From the trailers, "Flight" looked like it was going to be a riveting thriller about a pilot that saved the lives of many people during a plane crash, despite the pilot having been under the influence of alcohol. But the end result is a film that tends to wallow in its own despair.
Whip Whitaker (Denzel Washington) is a pilot who can keep cool and calm under pressure ... as long as he's had a few drinks or a hit of cocaine in him. When the plane he's flying suffers a technical, potentially fatal glitch, Whitaker maneuvers the plane in such a way he saves the lives of nearly everyone on board. But when it's revealed that alcohol was found in Whitaker's blood, people begin to question his competency and whether he was ultimately the cause of the flight to fail in the first place. During this, he finds refuge in an addict who is trying to straighten herself up, a person that may be his only hope at redemption.
Despite the underwhelming (and overlong) nature of the film itself, the greatness of Washington's performance cannot be denied. He portrays a man so caught up by his own addiction he doesn't realize it himself. His doubt and self-loathing are palpable and his determination - and multiple failures - at controlling his own substance abuse is pitiful. He's a man who doesn't realize how completely broken he is. It's a great performance and one that will garner him a few nominations. John Goodman also gives a great turn as Washington's wingman, so to speak, who's always there to give him the illicit substances he needs.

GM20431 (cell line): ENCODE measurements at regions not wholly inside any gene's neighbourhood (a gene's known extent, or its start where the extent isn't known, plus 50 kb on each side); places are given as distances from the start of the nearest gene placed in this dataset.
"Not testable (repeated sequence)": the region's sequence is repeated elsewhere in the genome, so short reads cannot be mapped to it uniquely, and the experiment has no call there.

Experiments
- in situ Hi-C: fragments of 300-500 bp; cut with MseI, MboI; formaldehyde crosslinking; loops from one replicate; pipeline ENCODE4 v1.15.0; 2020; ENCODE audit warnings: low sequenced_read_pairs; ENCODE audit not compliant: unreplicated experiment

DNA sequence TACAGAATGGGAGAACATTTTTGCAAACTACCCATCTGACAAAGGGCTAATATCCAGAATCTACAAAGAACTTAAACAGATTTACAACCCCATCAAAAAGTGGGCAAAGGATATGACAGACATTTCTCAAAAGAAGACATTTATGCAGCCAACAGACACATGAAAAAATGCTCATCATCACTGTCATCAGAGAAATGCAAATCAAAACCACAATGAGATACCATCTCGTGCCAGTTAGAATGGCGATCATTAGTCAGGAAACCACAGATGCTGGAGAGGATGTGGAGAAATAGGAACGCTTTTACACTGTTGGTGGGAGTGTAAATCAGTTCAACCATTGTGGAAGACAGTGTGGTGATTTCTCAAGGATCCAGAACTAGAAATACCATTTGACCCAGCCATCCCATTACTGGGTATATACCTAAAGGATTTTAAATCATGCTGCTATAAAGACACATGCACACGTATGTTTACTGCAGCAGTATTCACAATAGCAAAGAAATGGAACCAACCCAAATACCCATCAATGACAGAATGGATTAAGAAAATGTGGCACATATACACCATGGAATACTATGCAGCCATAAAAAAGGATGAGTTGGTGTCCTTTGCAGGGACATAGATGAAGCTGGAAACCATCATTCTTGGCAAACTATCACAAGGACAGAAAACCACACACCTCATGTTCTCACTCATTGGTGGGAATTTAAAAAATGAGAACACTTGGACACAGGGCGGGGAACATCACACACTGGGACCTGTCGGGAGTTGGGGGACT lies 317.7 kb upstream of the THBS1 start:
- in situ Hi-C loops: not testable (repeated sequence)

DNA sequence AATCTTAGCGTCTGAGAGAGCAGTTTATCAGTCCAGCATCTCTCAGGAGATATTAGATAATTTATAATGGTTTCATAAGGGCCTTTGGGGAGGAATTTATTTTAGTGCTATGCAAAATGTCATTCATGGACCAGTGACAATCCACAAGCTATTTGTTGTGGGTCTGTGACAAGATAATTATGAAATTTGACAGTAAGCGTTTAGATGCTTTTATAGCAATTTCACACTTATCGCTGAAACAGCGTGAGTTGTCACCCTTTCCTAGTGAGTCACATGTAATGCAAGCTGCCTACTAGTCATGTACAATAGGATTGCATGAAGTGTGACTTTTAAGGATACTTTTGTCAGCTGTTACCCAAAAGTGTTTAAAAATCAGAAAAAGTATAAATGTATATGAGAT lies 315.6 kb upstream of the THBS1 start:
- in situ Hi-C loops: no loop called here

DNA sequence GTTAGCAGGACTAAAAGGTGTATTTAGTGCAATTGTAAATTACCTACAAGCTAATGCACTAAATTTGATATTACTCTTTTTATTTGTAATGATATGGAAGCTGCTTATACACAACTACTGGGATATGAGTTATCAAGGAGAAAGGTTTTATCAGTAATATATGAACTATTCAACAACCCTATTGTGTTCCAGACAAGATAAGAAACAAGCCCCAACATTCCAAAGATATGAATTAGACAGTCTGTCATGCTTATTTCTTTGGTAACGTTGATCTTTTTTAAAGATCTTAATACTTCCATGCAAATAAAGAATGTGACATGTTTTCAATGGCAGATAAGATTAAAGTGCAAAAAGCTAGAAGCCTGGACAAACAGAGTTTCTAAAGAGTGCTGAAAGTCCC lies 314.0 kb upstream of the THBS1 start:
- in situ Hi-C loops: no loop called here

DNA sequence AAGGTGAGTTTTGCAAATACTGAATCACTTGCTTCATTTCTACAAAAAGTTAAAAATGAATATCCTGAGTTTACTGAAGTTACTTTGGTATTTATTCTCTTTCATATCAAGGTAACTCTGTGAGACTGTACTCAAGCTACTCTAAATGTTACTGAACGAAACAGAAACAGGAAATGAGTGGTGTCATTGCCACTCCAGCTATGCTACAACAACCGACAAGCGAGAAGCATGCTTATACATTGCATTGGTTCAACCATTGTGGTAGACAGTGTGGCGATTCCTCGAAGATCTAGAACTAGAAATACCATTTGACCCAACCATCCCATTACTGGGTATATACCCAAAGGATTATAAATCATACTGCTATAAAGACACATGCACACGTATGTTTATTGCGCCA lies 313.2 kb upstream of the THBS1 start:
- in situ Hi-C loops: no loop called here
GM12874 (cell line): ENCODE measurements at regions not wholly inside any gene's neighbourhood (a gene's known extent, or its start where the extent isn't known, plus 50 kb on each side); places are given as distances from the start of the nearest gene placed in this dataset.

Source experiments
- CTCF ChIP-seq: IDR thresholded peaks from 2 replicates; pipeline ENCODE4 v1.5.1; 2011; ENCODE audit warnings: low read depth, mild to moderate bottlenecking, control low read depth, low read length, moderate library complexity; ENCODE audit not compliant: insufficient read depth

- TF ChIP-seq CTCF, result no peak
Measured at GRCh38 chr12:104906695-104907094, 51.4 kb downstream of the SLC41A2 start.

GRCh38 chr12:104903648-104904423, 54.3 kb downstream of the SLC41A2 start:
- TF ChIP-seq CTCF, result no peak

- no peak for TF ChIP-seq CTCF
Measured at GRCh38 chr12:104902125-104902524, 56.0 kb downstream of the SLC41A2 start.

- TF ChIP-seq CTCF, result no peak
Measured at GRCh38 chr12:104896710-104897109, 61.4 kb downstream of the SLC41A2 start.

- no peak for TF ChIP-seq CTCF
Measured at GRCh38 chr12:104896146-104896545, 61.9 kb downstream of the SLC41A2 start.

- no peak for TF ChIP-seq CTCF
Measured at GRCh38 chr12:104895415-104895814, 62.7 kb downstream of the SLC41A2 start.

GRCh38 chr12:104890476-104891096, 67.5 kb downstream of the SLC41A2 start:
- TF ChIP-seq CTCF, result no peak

Speaking of illicit substances, "Flight" can't seem to make up its mind on whether they are good or bad. Washington's character finds himself in trouble because of his blood-alcohol content, but the film also suggests that no one knows if it didn't actually help him in landing the plane, for the most part, safely.
One of the reasons I was so excited for "Flight" was because of director Robert Zemeckis, who's helmed such as classics as "Back to the Future," "Forrest Gump" and "Cast Away." The man clearly knows how to tell a compelling story. And it's not that "Flight" isn't compelling - it is - just not in the way I was hoping for. As other critics have pointed out, it's more of a character study on a broken man, than a look inside the aftermath of a plane crash. The crash is actually a secondary story here. Whitaker and all his demons are put up front and center for people to be either repulsed or moved by. It's a story of redemption and how people deal with their own problems. Yet I still think "Flight" would have been a better movie had its running length been knocked down by about 20 minutes.
It's not an awful movie by any means. It has heart, interesting characters and a decent premise. It's just one that I couldn't fully commit myself to. The biggest recommendation I can give is a shrug of my shoulders and a request to check it out for yourself.
Scott Viau can be reached at firstname.lastname@example.org.